Knowledge required: Knowledge of the market and the company is a must alongside knowledge of political, media and general market trends.

What are the benefits?

Potentially high returns: The often touted figure of 7% is an average that’s sometimes considered by investors to be a rough guide of what one could expect over the course of a year. Naturally, there’s the potential for far greater returns on this, especially if a company is in a state of increasing fiscal growth, but with that potential for greater return also comes the potential for losses.[9]

Knowing your investment: As you’re directly investing in a company, you’ll most likely have made the decision to do so yourself. You can track the company’s progress either yourself or through a stock broker to determine how it’s performing and if you could benefit from buying more shares or selling the ones you’ve got.

And what about the negatives?

Risk: As you’re investing directly in companies, you’re completely open to the volatility of the market. On the one hand this could offer greater potential returns but, there is always the potential to lose money also.

Understanding: Buy and sell price, spread, diversification, it can all get pretty confusing with stocks and shares. Then you have to know the company, the market and be able to predict trends within both of these in order to make savvy investments. If you choose to sell at the wrong time you could lose money, potentially everything.

Uncertainty: Stocks tumble for a myriad of different reasons including media scandal, political upheaval and uncertainty in the market. For this reason, it could be said that unless you’re specifically trained in the market, stocks and shares could be perceived as a gamble.


Peer-to-Peer

What it is: P2P investments allow you to invest in companies, people or property in small increments much like stocks and shares but you have the option of putting your money into an account and allowing the platform to invest for you (like a bank) or perform the investments yourself (like stocks and shares).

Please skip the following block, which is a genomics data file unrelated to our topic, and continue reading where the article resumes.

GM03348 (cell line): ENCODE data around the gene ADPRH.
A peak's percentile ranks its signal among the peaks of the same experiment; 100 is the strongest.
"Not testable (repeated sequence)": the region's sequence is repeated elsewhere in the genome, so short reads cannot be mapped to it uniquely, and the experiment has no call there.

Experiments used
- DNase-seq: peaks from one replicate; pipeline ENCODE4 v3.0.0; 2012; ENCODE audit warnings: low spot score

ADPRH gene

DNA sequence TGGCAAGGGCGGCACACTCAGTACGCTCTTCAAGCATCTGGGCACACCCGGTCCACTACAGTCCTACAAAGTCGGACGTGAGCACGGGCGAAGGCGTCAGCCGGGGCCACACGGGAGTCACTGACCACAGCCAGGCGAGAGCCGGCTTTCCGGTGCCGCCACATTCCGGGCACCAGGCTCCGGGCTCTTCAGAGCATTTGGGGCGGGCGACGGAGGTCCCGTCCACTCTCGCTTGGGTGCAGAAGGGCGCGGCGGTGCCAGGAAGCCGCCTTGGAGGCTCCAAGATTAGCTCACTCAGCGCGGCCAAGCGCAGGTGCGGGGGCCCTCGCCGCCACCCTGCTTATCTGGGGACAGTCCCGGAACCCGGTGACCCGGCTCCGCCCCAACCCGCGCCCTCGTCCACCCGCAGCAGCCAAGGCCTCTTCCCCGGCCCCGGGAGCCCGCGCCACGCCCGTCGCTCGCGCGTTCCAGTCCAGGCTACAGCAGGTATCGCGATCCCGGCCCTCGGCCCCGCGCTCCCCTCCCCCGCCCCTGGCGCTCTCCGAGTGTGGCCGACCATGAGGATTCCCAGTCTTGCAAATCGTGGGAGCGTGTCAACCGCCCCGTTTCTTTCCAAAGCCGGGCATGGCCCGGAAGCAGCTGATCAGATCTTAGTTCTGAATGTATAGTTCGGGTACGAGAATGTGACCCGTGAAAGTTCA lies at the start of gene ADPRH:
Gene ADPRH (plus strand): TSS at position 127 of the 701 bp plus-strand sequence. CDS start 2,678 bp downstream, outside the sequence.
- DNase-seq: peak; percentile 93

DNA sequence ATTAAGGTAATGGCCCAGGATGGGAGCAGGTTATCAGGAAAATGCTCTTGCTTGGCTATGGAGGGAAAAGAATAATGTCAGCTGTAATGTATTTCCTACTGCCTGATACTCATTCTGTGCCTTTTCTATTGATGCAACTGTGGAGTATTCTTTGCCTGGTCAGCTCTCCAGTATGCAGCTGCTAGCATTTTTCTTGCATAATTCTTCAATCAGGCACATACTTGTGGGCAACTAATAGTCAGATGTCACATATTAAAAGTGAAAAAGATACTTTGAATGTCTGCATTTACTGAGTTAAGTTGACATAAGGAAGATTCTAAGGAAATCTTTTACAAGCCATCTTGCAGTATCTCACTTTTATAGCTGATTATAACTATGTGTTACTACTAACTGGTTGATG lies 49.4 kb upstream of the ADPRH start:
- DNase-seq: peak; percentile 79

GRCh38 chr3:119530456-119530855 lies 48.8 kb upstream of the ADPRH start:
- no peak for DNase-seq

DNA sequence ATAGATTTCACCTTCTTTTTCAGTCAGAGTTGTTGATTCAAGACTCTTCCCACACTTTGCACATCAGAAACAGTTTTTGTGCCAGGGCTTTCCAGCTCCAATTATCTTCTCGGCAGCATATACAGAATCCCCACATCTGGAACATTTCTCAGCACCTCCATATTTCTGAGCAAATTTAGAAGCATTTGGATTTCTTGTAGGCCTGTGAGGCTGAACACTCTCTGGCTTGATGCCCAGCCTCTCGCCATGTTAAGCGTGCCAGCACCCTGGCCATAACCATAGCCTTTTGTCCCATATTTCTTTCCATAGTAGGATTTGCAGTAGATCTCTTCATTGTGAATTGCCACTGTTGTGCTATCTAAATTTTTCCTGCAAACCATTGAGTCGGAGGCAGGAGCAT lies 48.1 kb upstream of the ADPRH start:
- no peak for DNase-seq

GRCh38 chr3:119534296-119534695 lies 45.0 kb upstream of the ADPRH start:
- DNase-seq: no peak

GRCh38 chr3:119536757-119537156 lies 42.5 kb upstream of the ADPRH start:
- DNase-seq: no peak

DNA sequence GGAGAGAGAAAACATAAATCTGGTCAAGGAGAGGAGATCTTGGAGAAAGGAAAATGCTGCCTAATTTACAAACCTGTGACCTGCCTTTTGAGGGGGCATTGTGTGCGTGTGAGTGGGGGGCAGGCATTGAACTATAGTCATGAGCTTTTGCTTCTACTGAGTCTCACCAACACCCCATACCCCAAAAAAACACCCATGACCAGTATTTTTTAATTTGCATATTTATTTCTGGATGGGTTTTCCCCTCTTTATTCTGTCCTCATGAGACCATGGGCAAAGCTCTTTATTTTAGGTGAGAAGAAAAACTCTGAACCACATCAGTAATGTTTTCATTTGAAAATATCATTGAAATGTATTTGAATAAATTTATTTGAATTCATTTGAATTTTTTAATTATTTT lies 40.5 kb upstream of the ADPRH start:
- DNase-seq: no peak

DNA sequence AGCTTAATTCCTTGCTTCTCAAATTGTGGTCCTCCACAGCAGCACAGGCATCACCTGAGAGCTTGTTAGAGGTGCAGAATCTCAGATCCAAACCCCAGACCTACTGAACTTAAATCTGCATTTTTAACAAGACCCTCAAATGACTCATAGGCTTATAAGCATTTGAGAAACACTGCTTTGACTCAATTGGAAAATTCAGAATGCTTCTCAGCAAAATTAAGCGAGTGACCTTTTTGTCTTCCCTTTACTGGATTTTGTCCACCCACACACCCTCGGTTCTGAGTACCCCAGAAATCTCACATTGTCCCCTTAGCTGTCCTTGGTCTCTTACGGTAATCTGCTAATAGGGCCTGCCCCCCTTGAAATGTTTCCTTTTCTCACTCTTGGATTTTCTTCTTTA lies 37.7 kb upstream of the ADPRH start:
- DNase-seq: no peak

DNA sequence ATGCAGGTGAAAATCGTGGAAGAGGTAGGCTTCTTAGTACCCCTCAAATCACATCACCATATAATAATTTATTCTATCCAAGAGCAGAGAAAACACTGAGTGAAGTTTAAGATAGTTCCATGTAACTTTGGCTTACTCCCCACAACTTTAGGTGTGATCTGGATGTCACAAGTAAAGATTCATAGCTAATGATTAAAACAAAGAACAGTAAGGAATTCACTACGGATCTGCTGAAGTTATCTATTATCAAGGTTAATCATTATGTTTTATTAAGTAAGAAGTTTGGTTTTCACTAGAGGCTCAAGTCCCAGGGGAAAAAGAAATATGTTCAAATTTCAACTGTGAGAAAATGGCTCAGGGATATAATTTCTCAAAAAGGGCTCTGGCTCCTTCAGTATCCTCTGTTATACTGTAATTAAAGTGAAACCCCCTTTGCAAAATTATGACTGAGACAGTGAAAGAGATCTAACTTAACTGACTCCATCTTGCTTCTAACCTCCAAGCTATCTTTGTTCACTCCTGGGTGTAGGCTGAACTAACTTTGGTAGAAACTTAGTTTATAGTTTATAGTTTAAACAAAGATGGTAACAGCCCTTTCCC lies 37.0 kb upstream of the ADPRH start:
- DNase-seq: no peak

Term: Variable. Many P2P platforms have fixed terms of investment, just like a savings account. Longer term fixed rates may allow you to access your money early but you may have to pay a penalty.

Return: Returns vary depending on the type of investment you make, how many borrowers you lend to and how long you invest for.

Risk: Unlike stocks and shares and savings accounts, with P2P you won’t be covered by the FSCS if the platform goes under so there is a risk that you can lose all your capital. That said, most P2P platforms offer some form of investment protection from security, insurance and provision funds. Finally, by diversifying your investment across many borrowers, you should, at least in theory, cover any loss of a single loan default.

Access to funds: Variable depending on platform and account you’re investing in. 

Knowledge required: Variable. One of the potential positives of P2P is that you can decide whether to put your money into an account with the platform who’ll then choose your borrowers for you or, like stocks and shares, choose your borrowers yourself.

Expected return

Length of investment term

Flexibility

Security

Peer-to-peer

Typically between 5% - 10%¹º[10]

Depends on the platform/product.

Early exit available on some products. Charges may apply.

Provision funds and insurance available with certain providers.

Savings

Typically 1% - 2%[11]

Depends on account. From easy access up to 15 years+[12]

Interest rates over 1% can generally only be achieved if money is locked away for 1 year or longer. [13]

Up to £75,000 per person per financial institution is covered by the Financial Services Compensation Scheme (FSCS)

Stocks and Shares

Typically around 7%, assuming long-term investing[14]

As long or short as you wish.

Flexible movement to buy or sell Some may have fixed rates however.

Security in stocks lies in diversification. As you’re investing directly, there’s no middleman to manage your investment or security.

Premium Bonds

Typically around 1.25%[15]

Monthly draws with payout terms.[16]

Pay in and take money out easily. Interest paid out in monthly prize draw.

No risk to capital as NS&I is UK Government owned. Protected by FCSC up to the value of £50,000.[17]

 

 

What are the benefits?

With a P2P investment, you could earn far greater returns of interest than if you were to invest in a savings account due to the fact that you are risking the loss of your money. Typical yields sit between 5% and 10%.[18]

Depending on the sort of platform and product you choose to invest in, you may be able to control where your money goes and for how long – much like with a stocks and shares investment.